To steal a metaphor from another field; to be a great brand builder you must think more like a gardener than a carpenter.
Building a brand is about creating a consistent and meaningful experience for customers that reflects the values and personality of the brand. I’ll spell it out straight from the start and we’ll work back from there: you cannot ‘build’ a brand, you can just create the right environment and prompts for it to thrive.
The first challenge I think of as The Illusion of Control – the idea that because you can write down and define your brand, you are in control of it. Worse still, that your definition of the brand is what your brand is and anything other than that is a mistake.
Building a brand is about consistency. We’re told a consistent tone of voice (TOV) and the use of distinctive brand assets are critical. What’s more, it needs to be based on consumer insights and a deep understanding of the competitive landscape which needs to be understood by everyone working on it to enable a clear understanding of the direction of travel.
That’s a lot to remember. So we write it all down and call it a brand book, and then we make sure it’s in every induction and presentation of the next 12 months. Which is all right and proper – these things are important. But the codifying of these things has a more detrimental secondary effect, it provides the illusion that we are in control of the brand. We’re not.
Our brands are defined by thousands of small interactions (if we’re lucky). The customer service, the look of our stores or websites, how we write emails, how we behave under pressure, our hiring procedures, our choice of imagery etc. And each of these is totally relative to the context in which they are seen and by who they are seen. What may be hugely important and meaningful to one person may be totally forgotten by another. So we can never be sure exactly what our brand is, but must instead strive to reinforce what we want it to be in the minds of our audience.
The carpenter, focused on definition and build says, ‘Our brand is…’
The gardener, seeking to cultivate and adapt over time, always starts with something along the lines of, ‘If we do our job right, then people will think our brand is…’
The second challenge of growing a brand is the sense that once the brand has been defined internally, it now is magically defined externally. “Right, that’s the brand done, what now?”
The fact is, no one cares about our rebrands or new brands. They’re busy worrying about their own problems and haven’t the time or attention to check our websites, social media feeds or packaging to check up on our new take on the world. For our audience to notice, we must instead make an effort to take our brand to them – putting our money where our mouths are in terms of both media spend (it’s not a bad thing!) and putting resources into making customer experiences better.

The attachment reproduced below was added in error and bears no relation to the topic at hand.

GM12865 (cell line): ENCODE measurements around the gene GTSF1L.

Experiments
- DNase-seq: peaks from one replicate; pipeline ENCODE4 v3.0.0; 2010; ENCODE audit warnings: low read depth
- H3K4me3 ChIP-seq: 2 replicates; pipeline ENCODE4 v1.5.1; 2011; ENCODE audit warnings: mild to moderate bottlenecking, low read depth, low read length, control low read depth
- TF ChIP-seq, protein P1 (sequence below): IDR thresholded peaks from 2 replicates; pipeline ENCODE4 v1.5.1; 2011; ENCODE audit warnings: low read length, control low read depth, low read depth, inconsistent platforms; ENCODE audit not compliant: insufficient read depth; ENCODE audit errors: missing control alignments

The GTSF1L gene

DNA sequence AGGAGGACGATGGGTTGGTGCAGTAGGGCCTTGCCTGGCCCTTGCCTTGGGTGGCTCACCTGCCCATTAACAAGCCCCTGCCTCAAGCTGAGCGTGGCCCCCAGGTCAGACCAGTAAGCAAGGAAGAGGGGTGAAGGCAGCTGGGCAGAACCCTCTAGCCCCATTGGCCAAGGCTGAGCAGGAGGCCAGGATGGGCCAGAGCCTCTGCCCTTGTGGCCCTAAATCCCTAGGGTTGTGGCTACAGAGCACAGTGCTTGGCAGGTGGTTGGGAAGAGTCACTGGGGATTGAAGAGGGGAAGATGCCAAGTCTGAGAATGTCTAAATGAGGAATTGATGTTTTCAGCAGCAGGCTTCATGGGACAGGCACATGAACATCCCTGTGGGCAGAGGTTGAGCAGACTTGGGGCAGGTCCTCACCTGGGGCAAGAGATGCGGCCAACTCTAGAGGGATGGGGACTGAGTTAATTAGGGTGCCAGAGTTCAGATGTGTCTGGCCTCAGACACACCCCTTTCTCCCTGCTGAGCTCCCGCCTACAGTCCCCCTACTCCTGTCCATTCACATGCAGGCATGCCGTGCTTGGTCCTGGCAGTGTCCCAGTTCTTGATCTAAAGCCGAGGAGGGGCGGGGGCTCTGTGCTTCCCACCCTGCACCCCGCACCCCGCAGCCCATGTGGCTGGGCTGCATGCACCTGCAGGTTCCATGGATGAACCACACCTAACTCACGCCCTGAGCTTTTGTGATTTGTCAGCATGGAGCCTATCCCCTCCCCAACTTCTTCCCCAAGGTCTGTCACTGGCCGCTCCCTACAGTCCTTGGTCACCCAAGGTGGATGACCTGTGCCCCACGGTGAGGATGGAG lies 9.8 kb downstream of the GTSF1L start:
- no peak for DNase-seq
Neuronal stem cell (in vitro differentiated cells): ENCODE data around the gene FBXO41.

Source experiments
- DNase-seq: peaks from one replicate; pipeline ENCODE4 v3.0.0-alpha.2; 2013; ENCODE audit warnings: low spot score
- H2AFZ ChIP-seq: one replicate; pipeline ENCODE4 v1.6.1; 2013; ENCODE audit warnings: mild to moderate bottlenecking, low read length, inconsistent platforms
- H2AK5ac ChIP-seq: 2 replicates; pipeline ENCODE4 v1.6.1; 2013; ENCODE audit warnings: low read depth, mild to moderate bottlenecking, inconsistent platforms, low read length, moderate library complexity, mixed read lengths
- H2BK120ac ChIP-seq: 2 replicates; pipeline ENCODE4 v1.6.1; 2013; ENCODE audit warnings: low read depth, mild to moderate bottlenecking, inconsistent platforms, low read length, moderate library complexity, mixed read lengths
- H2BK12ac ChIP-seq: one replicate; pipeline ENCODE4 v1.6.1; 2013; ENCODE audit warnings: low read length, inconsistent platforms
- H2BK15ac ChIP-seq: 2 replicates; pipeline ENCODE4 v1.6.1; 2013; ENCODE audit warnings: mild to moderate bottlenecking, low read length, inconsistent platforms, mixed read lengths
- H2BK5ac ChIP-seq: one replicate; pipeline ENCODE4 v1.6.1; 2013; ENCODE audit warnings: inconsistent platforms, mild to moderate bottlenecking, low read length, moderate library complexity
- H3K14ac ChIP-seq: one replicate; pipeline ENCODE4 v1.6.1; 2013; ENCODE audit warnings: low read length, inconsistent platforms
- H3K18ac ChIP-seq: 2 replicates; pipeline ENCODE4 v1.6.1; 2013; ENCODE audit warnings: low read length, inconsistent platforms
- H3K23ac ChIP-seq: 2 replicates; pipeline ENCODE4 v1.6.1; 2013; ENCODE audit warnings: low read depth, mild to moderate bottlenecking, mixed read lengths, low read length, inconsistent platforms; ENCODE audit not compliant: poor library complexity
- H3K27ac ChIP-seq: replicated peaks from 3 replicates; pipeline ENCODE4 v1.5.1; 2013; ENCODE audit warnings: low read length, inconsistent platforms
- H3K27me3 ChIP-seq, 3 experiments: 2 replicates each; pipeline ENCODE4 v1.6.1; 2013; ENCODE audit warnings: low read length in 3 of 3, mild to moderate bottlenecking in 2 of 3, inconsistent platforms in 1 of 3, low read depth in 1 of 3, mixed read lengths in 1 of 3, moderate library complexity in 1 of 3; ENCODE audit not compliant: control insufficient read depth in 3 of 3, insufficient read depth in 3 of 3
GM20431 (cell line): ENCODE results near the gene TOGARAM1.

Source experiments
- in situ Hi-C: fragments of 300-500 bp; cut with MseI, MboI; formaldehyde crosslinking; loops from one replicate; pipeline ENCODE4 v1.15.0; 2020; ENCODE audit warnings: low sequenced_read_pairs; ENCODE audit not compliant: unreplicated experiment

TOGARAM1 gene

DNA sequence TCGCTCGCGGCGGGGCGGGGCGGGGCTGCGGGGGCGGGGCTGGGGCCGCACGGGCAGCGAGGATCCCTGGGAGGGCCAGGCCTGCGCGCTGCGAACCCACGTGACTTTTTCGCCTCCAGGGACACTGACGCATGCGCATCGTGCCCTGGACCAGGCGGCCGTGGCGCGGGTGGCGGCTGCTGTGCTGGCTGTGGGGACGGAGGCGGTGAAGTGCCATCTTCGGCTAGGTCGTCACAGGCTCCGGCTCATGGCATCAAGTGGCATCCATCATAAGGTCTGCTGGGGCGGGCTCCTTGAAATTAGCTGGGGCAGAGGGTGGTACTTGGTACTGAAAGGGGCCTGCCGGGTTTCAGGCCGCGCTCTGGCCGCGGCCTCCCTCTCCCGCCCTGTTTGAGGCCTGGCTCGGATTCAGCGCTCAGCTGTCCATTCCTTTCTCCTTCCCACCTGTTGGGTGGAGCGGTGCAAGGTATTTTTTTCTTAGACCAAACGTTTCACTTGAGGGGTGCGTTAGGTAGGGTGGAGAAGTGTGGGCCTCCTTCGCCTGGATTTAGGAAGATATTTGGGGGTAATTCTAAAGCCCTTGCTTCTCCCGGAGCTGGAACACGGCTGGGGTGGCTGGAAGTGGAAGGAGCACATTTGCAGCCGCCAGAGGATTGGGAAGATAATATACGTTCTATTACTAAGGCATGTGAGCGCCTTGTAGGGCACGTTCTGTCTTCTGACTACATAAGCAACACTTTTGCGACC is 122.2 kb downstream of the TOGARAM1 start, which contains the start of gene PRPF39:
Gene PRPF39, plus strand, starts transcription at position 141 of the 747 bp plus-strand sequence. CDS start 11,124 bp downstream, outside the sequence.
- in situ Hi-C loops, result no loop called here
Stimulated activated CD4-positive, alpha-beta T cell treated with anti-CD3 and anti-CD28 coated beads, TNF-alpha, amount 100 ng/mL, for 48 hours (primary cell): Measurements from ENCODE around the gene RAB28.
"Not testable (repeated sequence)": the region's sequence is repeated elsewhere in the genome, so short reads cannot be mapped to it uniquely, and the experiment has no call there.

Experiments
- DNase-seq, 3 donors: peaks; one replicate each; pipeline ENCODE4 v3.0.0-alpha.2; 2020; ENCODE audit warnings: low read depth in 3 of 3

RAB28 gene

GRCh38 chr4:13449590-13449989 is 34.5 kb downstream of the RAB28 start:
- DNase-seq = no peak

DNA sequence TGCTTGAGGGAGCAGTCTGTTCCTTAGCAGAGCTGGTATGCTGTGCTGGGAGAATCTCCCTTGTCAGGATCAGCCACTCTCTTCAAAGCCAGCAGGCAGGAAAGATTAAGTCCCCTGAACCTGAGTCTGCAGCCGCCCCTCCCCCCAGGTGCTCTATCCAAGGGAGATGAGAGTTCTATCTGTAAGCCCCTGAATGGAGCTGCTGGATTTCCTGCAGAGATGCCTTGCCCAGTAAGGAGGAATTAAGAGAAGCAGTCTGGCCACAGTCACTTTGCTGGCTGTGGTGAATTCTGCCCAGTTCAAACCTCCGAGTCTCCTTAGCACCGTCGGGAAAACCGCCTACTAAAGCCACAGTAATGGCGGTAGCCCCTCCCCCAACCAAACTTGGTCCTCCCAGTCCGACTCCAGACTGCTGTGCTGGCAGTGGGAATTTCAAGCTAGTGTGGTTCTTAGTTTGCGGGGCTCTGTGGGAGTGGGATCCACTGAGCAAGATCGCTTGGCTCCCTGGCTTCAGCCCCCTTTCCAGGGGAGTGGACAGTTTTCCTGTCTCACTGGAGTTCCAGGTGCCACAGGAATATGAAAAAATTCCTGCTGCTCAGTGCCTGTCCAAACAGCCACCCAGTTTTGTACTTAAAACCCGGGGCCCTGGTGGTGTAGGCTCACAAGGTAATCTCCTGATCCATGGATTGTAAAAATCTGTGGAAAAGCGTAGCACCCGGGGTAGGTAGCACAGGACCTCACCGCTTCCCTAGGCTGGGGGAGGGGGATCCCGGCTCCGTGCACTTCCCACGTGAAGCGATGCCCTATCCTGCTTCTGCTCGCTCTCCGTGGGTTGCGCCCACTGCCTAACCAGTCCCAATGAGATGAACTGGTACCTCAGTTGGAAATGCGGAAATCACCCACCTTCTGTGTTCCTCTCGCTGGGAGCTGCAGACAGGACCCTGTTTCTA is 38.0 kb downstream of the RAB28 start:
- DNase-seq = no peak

But how we do it is critical – note the rise in manifesto videos being used as ads over the last 10 or so years. You know the ones with dramatic shots of the product in use and a voiceover starting “Here at BrandX, we…”, with an informal tone that’s not selling but describing.
You can’t make people believe something by just telling them. Try it. Walk into a bar and declare yourself the most attractive person there, then wait to be approached. Not gonna happen. It’s the same with these manifesto videos. They seek to convince, the good ones have some proof points, but fundamentally the approach is flawed as they require both attention and trust – things prospective customers are not generally willing to share with some unknown loudmouth brand that’s shown up in front of their chosen video on YouTube.
Like brand books, in themselves these aren’t bad tools, they’re useful to describe your brand to those who are interested – like new employees or those waiting in reception at your HQ – but not to prospective customers. For prospective customers, you need to earn their attention by doing something entertaining, useful or interesting for them, then ensuring they remember it was you that did it.
The carpenter, seeing the world as a collection of definable ‘things’, pictures the brand as completed once it is defined and explained to people. The gardener on the other hand, knowing constant effort is required, knows that communicating beyond their walls is about doing good things for people, not shouting about themselves.
Be more brand gardener than brand carpenter. You cannot define your brand, only grow it.
Growing a brand over time is a complex process, and requires a lot of creativity and critical thinking. It’s hard to do on your own and it’s difficult to see what the real opportunities and challenges are when you are within the business. So when we do begin to crack the challenge, there is an overwhelming temptation to formalise it, lock it down, and describe it rationally. But it’s a false outcome, an illusion that only serves to make us feel like we’ve completed a task.
Growing a brand, like creating a wonderful garden, is a task that takes effort every single day.
Cover image source: Markus Spiske